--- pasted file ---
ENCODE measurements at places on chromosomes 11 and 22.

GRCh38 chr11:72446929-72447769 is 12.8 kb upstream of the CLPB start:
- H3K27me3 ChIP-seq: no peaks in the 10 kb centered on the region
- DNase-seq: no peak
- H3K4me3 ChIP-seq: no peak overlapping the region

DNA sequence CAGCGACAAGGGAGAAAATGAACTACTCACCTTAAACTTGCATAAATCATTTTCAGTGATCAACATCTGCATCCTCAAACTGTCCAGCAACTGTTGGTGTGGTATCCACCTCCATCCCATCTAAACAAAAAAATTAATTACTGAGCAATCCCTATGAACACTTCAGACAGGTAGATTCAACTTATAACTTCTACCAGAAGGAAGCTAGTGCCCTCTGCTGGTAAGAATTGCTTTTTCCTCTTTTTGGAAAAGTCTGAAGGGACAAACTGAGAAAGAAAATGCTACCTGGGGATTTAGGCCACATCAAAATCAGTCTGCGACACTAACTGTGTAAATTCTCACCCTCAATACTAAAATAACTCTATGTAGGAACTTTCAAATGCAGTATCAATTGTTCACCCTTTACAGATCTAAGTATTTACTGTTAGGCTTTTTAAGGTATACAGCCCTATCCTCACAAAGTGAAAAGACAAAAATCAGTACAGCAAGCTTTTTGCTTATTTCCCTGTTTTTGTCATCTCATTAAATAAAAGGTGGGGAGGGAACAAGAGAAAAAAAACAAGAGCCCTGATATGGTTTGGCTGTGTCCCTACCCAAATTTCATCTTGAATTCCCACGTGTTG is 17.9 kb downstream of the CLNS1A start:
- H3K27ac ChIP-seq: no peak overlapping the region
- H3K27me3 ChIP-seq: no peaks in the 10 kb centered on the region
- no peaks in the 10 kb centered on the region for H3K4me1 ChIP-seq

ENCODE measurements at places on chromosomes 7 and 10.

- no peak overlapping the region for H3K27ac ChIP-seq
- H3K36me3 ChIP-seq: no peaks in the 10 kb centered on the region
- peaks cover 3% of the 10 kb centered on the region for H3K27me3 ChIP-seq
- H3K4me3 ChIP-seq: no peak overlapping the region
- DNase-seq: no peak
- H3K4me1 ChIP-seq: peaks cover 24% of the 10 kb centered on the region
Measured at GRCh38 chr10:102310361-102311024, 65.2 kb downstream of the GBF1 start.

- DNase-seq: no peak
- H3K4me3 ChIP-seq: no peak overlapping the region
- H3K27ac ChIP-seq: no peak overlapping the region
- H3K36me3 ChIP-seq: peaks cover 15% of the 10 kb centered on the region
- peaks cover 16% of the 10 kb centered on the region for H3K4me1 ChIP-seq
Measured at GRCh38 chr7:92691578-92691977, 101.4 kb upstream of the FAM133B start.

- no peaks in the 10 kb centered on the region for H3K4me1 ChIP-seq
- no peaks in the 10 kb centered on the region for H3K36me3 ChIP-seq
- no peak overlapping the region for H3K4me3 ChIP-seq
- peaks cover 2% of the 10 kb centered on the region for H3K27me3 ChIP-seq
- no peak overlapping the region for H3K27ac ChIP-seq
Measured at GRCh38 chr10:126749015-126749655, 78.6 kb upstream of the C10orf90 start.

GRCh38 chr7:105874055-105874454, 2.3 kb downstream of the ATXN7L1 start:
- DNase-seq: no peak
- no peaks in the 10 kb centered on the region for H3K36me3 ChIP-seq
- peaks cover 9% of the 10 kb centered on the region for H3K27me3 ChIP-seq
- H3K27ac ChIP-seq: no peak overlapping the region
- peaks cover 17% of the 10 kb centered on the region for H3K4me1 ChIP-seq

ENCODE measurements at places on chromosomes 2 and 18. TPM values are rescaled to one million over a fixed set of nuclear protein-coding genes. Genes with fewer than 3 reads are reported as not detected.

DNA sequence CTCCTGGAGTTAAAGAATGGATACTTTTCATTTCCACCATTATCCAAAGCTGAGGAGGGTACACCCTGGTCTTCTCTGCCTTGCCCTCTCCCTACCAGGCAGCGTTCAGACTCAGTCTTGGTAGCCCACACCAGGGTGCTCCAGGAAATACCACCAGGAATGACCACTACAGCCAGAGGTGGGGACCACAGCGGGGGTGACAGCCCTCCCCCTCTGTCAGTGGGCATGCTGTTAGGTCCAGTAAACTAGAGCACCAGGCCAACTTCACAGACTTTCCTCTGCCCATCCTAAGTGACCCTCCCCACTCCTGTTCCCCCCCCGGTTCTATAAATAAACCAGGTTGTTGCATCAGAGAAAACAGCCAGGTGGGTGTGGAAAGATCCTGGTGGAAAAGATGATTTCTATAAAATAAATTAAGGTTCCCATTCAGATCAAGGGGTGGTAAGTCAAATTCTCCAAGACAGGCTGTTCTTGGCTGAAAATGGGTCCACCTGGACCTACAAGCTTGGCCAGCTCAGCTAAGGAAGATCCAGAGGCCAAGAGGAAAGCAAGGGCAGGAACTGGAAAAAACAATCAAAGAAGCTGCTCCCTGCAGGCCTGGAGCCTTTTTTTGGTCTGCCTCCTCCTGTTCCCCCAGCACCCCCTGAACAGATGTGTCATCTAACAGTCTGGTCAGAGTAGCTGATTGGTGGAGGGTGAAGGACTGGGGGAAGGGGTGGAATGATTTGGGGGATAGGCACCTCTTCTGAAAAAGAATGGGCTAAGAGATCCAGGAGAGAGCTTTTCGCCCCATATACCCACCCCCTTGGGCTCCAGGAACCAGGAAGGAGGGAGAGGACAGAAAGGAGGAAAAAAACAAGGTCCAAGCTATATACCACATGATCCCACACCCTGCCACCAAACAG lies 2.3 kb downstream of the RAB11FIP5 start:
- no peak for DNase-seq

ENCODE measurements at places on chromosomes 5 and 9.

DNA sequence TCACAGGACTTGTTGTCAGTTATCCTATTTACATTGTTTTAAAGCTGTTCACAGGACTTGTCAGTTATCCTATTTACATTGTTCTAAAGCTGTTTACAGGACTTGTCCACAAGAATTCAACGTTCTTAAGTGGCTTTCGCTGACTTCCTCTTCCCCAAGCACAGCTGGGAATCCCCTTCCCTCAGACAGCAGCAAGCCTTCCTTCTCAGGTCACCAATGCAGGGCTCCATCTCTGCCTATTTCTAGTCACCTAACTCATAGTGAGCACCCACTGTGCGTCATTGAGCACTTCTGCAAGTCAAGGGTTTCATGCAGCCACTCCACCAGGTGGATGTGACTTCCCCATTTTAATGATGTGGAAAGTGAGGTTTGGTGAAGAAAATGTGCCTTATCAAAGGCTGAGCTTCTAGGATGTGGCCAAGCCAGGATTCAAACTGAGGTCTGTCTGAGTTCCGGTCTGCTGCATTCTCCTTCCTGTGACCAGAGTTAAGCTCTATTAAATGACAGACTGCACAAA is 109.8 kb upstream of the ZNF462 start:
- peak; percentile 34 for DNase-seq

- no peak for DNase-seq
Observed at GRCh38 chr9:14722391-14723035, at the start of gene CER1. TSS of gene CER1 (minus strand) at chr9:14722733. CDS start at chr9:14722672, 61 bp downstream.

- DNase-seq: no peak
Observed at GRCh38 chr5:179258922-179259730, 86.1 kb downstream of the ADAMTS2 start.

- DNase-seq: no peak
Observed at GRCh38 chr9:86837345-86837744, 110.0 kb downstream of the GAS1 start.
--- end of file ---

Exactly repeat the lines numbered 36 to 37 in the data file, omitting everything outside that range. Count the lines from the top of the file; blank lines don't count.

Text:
ENCODE measurements at places on chromosomes 2 and 18. TPM values are rescaled to one million over a fixed set of nuclear protein-coding genes. Genes with fewer than 3 reads are reported as not detected.

DNA sequence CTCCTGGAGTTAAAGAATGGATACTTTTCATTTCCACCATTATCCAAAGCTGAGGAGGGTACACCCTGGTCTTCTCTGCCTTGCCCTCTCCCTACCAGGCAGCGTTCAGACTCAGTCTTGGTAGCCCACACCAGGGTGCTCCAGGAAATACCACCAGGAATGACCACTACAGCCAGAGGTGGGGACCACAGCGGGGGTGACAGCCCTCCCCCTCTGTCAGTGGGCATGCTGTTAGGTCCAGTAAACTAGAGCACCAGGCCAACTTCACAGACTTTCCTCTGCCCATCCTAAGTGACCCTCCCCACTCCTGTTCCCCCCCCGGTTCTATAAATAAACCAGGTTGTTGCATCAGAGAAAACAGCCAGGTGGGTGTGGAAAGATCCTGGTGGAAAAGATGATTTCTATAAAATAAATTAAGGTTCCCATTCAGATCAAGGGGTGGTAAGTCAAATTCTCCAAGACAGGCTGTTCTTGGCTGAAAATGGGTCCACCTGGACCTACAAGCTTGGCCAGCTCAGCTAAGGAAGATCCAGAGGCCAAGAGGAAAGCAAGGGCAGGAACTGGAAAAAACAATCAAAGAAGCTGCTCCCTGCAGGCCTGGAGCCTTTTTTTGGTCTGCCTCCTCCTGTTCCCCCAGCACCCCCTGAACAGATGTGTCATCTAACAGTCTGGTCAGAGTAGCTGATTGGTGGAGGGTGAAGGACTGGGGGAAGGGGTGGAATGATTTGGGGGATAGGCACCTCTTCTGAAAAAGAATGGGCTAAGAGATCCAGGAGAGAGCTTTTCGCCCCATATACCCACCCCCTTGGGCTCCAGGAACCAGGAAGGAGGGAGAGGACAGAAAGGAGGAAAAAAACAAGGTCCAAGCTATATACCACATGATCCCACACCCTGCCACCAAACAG lies 2.3 kb downstream of the RAB11FIP5 start: